1. This was a suit brought by the plaintiff to recover Bs. 596-7-3 paid for redemption of the mortgage on the house belonging to the defendant.
2. In 1909, the defendant mortgaged his house to one Devidas. In 1913 he passed a sale-deed to the present plaintiff. In 1915 Devidas obtained a decree on his mortgage against the present plaintiff and the defendant, and on July 15, 1918, the plaintiff paid the amount of Rs. 422-13-3 to the mortgagee decree-holder. It appears that before this payment to the mortgagee the plaintiff had brought two suits, No. 342 of 3915 and No. 846 of 1917, against the defendant for possession of the property in suit but they were withdrawn. Subsequent to the payment he brought suit No. 378 of 1919 for possession against the defendant and obtained a decree for possession, but on appeal it was held that there was no consideration for the sale and that the plaintiff wan simply a benamidar. On September 18, 1922, the decree was passed in appeal and the plaintiff's suit was dismissed. The present suit to recover the amount paid to the mortgagee was brought on September 17, 1925.
3. The learned Subordinate Judge held that the plaintiff paid the money as alleged by him, and that he could not recover it from the defendant as it was merely a voluntary payment, and that the suit was not within time. When the case came before the lower appellate Court, the learned District Judge held that the payment of the plaintiff was a lawful payment within the meaning of Section 70 of the Indian Contract Act, but the claim of the plaintiff' in the present suit was beyond time under Article 61 of the Indian Limitation Act and did not fall under Article 97 of the Indian Limitation Act.
4. It is urged on behalf of the respondent that the finding of the lower Court that it was a lawful payment within the meaning of Section 70 is erroneous, and that having regard to the withdrawal of the two suits before the payment and the contention of the defendant in the mortgage suit that the transaction of sale was a nominal one, the payment by the plaintiff to the mortgagee was a voluntary and not a lawful payment within the meaning of Section 70 of the Indian Contract Act.
5. It is not every payment which is made for the benefit of another that the person making the payment is entitled to recover it by a suit. In Punjabhai v. Bhagwandas ILR (1928) 53 Bom. 309 : 31 Bom. L.R. 88 it was held that in ascertaining whether an act is lawfully done within the purview of Section 70 of the Indian Contract Act, it must be ascertained whether the person so acting held such a position to the other as either directly to create or by implication reasonably to justify the inference that by the act done for the other person he was entitled to look for compensation for it to the person for whom it was done. In Ram Tuhul Singh v. Biseswar Lall Sahoo it was held by the Privy Council (p. 143) :-'it is not in every case in which a man has benefited by the money of another, that an obligation to repay that money arises. The question is not to be determined by nice considerations of what may be fair or proper according to the highest morality. To support such a suit there must be an obligation, express or implied, to repay.'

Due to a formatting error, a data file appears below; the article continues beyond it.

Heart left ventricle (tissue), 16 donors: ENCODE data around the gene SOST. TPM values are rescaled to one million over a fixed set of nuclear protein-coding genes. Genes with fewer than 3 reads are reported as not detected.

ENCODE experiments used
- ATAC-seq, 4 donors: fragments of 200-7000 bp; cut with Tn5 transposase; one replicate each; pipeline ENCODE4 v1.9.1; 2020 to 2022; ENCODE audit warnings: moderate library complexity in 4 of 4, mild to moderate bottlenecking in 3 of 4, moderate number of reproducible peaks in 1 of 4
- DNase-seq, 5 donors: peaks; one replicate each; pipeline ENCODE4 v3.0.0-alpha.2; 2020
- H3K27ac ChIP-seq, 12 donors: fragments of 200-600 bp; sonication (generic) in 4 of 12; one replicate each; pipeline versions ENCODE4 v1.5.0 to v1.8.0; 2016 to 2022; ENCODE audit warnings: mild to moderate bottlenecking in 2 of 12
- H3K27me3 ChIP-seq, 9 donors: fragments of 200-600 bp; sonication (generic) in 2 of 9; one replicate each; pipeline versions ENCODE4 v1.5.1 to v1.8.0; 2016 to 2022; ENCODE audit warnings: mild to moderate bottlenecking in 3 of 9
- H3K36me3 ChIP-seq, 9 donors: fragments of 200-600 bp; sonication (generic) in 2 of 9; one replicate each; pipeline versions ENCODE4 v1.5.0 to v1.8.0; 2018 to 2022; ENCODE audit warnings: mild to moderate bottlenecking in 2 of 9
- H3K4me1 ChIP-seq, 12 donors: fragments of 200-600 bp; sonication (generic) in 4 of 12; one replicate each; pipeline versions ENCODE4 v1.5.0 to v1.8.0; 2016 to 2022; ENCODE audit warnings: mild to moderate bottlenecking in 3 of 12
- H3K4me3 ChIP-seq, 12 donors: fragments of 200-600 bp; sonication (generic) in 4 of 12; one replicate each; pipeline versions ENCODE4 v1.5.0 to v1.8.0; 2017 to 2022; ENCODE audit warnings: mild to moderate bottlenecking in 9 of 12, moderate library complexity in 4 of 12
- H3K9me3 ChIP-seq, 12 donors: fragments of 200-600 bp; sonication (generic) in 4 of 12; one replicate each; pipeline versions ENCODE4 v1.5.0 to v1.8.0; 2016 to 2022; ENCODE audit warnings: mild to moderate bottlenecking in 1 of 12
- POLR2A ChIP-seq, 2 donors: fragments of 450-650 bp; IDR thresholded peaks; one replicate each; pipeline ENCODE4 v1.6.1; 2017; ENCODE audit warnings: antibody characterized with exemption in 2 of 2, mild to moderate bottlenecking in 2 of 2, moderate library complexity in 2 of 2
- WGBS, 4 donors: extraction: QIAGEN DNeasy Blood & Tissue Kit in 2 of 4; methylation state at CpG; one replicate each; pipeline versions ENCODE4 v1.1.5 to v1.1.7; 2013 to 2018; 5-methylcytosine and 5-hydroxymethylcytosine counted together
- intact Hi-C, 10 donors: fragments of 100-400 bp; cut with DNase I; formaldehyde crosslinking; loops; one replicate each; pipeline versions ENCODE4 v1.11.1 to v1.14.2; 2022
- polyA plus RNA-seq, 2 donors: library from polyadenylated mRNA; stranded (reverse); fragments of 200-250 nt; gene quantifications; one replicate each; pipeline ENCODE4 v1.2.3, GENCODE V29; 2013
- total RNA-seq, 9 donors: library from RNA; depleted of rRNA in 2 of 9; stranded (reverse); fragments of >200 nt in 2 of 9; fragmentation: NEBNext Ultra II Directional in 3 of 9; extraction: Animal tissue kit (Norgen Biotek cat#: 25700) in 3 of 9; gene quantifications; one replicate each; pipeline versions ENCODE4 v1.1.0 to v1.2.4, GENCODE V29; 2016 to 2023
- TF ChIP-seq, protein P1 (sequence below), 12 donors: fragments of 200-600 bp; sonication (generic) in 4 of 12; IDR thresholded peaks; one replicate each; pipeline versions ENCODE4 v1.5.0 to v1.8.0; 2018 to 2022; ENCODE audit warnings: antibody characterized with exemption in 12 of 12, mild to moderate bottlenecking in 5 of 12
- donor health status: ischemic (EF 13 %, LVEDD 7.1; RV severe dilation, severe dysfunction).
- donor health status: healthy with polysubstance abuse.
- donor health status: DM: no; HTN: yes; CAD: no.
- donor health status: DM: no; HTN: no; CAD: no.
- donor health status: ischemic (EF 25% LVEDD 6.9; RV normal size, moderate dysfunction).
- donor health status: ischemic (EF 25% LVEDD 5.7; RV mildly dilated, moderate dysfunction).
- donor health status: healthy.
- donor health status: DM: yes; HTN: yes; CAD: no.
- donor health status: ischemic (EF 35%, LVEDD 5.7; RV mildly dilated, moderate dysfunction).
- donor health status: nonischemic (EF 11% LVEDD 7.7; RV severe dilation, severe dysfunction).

6. The learned District Judge relied on the decision in Serafat Ali Issan Ali ILR (1917) Cal. 691, where a payment was made by one of the judgment-debtors on behalf of another, though such person was wrongly made a party in the mortgage suit and though it was found that he had no interest in the property at all, it was held to be a lawful payment under Section 70 of the Indian Contract Act. In the present case the defendant passed a sale-deed in favour of the plaintiff. It was not set aside till the payment was made, and though the defendant raised the contention that the sale-deed was not binding on him in the mortgage suit, the question was not gone into in that suit. If the present plaintiff had made the payment after the decision of the Court that the sale was a fictitious one, the payment would not have been lawful according to the decision in Janki Prasad Singh v. Baldeo Prasad ILR (1908) All. 167. In the present case, however, the question as to the jural relation between the plaintiff and the defendant with regard to the sale-deed was not adjudicated upon in the previous suit. The defendant passed the sale-deed in favour of the plaintiff with the intention that plaintiff should redeem the mortgage on better terms as the defendant believed that the plaintiff was an agriculturist. I am inclined to hold that by reason of the sale-deed passed by the defendant in favour of the plaintiff, the latter stood in such a relation to the former as to justify the inference that he would be entitled to recover back the amount paid, and the payment made by the plaintiff was a lawful payment within the meaning of Section 70. The plaintiff is, therefore, entitled to recover the amount from the defendant if his claim is within time,